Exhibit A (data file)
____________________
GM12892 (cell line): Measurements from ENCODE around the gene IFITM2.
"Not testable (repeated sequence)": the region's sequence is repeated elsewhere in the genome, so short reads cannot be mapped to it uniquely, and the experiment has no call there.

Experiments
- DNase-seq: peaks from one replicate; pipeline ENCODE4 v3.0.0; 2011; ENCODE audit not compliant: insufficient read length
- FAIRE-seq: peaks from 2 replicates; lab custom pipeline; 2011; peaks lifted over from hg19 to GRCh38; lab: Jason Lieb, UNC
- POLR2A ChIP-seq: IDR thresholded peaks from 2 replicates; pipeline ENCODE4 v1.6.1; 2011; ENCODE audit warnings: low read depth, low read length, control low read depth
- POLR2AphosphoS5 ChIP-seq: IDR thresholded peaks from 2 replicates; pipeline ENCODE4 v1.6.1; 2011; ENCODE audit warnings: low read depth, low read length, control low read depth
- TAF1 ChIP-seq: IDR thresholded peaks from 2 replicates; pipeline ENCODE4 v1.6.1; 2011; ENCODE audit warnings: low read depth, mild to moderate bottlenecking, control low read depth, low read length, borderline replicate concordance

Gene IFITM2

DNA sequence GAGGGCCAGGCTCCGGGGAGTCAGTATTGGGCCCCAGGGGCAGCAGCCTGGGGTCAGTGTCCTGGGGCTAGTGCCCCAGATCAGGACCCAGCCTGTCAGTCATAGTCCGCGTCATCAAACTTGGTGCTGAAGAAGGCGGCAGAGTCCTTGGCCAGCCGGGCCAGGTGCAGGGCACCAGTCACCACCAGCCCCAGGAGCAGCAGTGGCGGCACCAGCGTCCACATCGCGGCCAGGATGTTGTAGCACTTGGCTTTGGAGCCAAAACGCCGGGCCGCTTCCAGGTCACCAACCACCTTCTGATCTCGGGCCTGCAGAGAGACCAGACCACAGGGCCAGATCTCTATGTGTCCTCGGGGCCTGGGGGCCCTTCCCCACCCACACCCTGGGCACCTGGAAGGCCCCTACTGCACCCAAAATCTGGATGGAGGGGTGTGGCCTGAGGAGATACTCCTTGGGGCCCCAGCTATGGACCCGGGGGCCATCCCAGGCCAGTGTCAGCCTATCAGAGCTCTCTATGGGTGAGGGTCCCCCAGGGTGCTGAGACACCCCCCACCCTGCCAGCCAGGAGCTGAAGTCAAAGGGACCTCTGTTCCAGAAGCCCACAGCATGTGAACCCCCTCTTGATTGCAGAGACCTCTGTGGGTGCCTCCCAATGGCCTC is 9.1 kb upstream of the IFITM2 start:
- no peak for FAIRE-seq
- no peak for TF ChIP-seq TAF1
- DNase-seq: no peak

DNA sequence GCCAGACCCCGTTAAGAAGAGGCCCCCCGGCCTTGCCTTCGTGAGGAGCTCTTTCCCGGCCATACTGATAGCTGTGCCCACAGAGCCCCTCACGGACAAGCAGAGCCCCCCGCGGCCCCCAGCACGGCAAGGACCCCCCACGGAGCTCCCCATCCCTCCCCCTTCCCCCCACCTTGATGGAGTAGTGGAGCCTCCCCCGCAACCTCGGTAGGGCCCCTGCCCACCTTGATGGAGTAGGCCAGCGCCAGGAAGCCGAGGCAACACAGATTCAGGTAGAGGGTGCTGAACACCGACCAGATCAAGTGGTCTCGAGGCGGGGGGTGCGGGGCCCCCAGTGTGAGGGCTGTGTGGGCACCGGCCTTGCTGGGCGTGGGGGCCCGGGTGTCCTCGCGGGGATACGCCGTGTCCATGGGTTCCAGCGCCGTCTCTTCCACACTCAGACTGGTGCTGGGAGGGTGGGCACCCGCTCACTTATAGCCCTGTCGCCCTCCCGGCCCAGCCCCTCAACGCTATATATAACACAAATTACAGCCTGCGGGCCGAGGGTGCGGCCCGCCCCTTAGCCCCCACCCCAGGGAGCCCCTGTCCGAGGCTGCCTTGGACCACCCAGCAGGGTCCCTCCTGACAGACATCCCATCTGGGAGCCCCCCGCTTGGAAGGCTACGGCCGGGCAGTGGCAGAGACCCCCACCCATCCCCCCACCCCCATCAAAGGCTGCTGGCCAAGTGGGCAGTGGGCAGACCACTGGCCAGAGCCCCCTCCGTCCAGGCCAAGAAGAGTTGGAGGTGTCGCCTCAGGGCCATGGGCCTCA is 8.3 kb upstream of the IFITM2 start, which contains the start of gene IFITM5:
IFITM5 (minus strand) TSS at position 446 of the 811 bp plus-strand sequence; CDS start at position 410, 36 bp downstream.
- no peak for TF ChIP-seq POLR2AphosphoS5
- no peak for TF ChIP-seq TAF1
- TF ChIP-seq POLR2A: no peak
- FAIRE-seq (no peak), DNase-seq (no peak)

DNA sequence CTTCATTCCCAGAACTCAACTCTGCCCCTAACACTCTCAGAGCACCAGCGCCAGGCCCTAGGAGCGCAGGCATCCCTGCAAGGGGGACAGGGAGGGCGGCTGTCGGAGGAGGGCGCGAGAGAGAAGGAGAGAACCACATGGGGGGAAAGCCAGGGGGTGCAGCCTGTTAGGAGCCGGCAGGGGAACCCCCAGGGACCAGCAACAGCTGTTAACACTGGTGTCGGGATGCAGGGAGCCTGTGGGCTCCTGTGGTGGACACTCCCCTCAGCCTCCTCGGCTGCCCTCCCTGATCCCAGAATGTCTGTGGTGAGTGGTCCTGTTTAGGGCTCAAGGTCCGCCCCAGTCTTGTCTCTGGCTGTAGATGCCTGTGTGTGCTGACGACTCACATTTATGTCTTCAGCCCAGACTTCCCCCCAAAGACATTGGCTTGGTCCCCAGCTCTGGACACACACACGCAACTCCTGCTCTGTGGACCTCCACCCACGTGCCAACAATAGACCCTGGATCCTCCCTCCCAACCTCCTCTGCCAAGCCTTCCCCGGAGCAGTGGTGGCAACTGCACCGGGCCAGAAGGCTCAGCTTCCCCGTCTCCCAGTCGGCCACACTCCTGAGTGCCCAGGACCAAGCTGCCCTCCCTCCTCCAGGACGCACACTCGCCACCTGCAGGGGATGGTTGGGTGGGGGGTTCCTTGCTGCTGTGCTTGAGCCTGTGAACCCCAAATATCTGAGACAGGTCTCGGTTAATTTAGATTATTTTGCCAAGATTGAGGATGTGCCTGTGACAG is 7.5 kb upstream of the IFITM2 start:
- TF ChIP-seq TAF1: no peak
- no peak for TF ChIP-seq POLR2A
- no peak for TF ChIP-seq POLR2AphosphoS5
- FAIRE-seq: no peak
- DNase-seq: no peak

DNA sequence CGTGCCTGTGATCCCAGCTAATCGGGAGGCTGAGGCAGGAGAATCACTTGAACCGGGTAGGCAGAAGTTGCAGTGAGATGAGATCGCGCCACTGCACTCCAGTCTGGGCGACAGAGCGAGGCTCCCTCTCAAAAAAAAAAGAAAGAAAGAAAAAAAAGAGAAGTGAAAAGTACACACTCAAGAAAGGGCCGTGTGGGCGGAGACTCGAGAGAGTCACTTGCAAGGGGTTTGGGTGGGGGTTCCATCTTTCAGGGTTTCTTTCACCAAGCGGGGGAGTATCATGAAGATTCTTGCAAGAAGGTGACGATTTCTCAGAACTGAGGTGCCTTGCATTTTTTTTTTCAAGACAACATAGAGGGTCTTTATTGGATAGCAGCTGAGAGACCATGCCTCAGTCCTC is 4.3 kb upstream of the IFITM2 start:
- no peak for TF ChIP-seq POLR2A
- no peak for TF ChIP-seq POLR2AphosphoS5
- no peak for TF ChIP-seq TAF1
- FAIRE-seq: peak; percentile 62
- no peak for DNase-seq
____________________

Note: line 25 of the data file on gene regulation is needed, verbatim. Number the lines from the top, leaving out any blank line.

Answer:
- DNase-seq: no peak